It’s been some hectic days since the David Gilmour signature Stratocaster was announced. Based on the feedback I’ve gotten from many of you I think I can sum it up in three words: amazement, confusion and disappointment.
To speak for my self I’m very proud that David finally has got the recognition he deserves as a guitarist. When I first heard about the guitar some years ago I though that it was about time but when I think about it now it’s perfect timing. Five or ten years ago David was a fairly anonymous musician hidden behind the name of one of the biggest bands in rock history but after the huge success with On an Island and the tour he’s finally recognized in the same league as Hendrix, SRV, Clapton and Knopfler. A signature guitar is as much a recognition from the business as it is from the fans.
I can’t help tho to be a bit torn between whether it should be a signature of the present version of David’s guitar or the mid 70’s version. I understand David’s choice tho. It’s a relationship with an old friend he’d nearly forgotten about and the fact that it regained its position as the definitive Gilmour guitar on the last tour, both for himself and for many of the fans. Still, wonder why they didn’t decide on the version that was used on some of the world’s most selling albums of all time. The Black Strat with the rosewood neck was used on many albums including Dark Side and Wish You Were and a signature, relic or whatever they’re called is often decided on due to the fact that it was used during a certain period or on specific albums. I’m sure many fans also insists that it should have been David’s red Strat but sorry guys, I strongly disagree.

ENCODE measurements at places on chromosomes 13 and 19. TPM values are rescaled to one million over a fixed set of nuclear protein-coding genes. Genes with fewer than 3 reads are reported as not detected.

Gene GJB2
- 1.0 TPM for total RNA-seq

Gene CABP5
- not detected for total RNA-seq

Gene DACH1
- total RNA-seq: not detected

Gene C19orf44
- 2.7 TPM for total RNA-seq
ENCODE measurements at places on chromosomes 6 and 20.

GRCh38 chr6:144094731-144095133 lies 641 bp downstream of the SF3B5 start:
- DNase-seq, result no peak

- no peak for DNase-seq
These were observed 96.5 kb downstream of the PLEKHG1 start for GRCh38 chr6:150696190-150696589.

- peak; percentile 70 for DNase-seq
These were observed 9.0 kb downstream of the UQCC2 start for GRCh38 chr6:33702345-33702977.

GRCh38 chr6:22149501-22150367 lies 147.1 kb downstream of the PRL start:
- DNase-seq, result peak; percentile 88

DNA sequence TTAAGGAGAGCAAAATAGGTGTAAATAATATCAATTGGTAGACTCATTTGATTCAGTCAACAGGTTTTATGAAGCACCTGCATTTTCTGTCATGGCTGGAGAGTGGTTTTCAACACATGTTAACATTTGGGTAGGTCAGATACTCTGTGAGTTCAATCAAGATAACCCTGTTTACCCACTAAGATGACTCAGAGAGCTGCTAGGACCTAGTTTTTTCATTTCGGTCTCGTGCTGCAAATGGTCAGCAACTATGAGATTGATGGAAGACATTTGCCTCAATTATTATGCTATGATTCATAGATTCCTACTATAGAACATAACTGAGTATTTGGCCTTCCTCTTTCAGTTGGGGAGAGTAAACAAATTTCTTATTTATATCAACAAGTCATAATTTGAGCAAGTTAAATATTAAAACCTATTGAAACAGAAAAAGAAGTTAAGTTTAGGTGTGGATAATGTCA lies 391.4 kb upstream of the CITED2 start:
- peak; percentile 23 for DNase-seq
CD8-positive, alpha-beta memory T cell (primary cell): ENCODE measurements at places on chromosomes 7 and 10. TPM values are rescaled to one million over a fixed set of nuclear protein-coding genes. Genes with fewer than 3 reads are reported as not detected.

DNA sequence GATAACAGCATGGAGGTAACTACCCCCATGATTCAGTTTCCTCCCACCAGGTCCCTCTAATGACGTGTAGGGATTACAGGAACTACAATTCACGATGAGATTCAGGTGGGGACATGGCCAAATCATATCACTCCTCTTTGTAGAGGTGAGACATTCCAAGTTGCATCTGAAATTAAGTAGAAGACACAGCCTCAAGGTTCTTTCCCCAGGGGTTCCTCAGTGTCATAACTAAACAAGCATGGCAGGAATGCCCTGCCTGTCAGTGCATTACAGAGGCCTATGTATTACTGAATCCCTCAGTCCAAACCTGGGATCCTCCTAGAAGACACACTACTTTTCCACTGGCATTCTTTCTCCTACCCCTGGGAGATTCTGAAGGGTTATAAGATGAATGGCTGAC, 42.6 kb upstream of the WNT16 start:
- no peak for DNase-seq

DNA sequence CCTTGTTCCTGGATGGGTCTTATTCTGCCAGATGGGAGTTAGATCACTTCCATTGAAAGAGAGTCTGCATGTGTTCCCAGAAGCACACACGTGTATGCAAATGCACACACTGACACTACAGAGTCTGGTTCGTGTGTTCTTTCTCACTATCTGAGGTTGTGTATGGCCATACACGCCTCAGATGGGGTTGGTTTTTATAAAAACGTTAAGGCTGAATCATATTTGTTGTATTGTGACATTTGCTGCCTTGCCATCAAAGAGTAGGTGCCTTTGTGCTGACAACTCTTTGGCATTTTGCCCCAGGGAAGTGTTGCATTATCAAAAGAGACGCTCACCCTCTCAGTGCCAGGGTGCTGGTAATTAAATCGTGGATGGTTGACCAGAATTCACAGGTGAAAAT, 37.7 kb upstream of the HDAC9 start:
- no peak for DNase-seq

So what’s it all about? I’m a little surprised by the selected pickups. They seem to be stock models rather than the expected custom wounds we normally see on these CS guitars (NOTE: the specs are now updated on the Fender site. See below.). I was also a bit surprised to see that the neck is a C-shaped based on David’s original 1983 ’57 reissue. I didn’t know that… The guitar also has a 5-way pickup switch, which was new to me. I’m looking forward to the updated book from Phil Taylor and to see what they’ve figured out while creating the replica.
Here are some of the main features, all replicated after David’s guitar:
– Alder body with late 60’s contour with black nitrocellulose lacquer finish over sunburst
– 1-piece maple thin shouldered C shape neck with dark tint nitrocellulose lacquer finish, 1983 ’57 reissue specs
– Maple fingerboard, 7.25″ radius with 21 vintage style frets
– Custom hand-wound Fat ’50s single-coil pickup, neck
– Custom-wound single-coil pickup (based on a CS69), middle
– Seymour Duncan SSL-5 single-coil pickup, bridge
– 5 position pickup switcher
– Mini-toggle switch for adding neck pickup in position 1,2 and 3
– American vintage synchronized tremolo with custom beveled tremolo block and shortened tremolo arm
– Fender/Gotho vintage style tuning machines
– 1-ply .120â€ beveled black acrylic, 11 hole pickguard
Regarding the pickups… Phil Taylor’s book about the guitar states that the neck and middle pickups are stock Fenders, suggesting late 60’s, while the bridge pickup is a custom wound Duncan SSL-1 David installed prior to the Wall tour in 1980. However the pictures of the bottom of the neck and middle pickups reveals that they’re from 1972, which could of course still make them late 60’s-ish. The Fat 50’s is a slightly brighter CS 69 and I guess the SSL-5, which is slightly hotter than the SSL-1 would be closer to the custom wound David’s got.
The C shaped neck is a clone of the original 1983 ’57 reissue David swapped from one of the cream coloured used in the mid 80s. As the story goes, when they were making ’57 and 62’s replicas in 1982-83 they were more concerned by playability than authenticity, which I guess makes sense, but some compromises were made. It’s a unique neck that it will be very interesting to try.
Pre-order info is starting to appear from several dealers and suggested prices seems to be somewhere around $4000 for the NOS and $4.800 for the replica.
So there you have it. Are you amazed, confused or disappointed? Read more about the guitar at the Fender Custom Shop site.
A big thanks to everyone who’s contributed info and shared thoughts about the guitar!